In December 2019, the Indian state enacted the CAA Bill which hinders Muslim migrants in neighbouring countries from gaining citizenship as fast and as easily as migrants from other faiths. This bill specifically challenges the secularism of democracy and law, religiously discriminating against India’s Muslim citizens and migrants looking to become Indian citizens and further marginalizing those who have lived in the country for countless generations.
The Citizenship Amendment Act is just another example of how Muslims are being marginalized in India.
This bill, which was first discussed in parliament in the summer of 2016, gives individuals from Pakistan, Afghanistan, and Bangladesh who practice Hinduism, Sikhism, Buddhism, Jainism, Parsee, or Christianity the ability to migrate to India and obtain citizenship legally.
In order to be eligible for citizenship in the country, the only qualification is that they must work or live in India for six years after relocating. This act passed the lower house and eventually the upper house of parliament within a matter of a few days.
This bill is controversial because of its notions of unconstitutionality in India; although it is known that faith cannot be conditional on personal religious beliefs, the government somehow still passed the bill without including a clause that regarded the lives of Muslim populations in these countries and other nations such as Pakistan and Myanmar.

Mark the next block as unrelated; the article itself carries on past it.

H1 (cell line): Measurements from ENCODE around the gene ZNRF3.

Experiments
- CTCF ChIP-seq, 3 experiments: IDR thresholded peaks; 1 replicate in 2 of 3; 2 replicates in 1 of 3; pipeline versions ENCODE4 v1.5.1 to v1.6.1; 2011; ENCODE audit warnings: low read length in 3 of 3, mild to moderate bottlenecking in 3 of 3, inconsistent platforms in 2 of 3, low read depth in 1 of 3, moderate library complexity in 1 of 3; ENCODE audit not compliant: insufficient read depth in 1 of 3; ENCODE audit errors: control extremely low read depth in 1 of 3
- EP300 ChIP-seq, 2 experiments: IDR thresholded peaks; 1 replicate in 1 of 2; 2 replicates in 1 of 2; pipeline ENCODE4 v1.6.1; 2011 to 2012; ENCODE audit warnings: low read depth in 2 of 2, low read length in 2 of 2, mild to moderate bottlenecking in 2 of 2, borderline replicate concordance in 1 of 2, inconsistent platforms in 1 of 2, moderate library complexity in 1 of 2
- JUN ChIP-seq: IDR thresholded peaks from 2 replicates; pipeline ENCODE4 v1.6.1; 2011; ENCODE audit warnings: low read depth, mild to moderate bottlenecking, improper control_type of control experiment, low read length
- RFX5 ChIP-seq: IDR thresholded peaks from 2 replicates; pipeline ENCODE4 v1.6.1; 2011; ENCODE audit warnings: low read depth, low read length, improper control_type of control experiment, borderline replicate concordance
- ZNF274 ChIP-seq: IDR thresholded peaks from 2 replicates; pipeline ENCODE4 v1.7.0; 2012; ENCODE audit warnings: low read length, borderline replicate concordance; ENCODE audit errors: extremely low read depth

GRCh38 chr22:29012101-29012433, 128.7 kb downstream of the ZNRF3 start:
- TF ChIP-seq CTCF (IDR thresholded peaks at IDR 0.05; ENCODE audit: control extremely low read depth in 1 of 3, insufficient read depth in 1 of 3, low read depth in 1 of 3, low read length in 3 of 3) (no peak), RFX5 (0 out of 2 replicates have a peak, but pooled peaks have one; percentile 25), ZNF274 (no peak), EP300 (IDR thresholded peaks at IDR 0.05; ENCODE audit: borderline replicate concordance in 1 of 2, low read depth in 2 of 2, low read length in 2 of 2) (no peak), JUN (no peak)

The implementation of the CAA has caused an amass of protests in the north-eastern region of the country that borders Bangladesh, as many critics say that the bill encourages Prime Minister Modi’s Hindutva ideologies which view Muslims as a threat to the state. While the government insists that this act will help protect minorities, it is evident that the BJP continues to use legislative power to further neglect the Muslim population in and around India.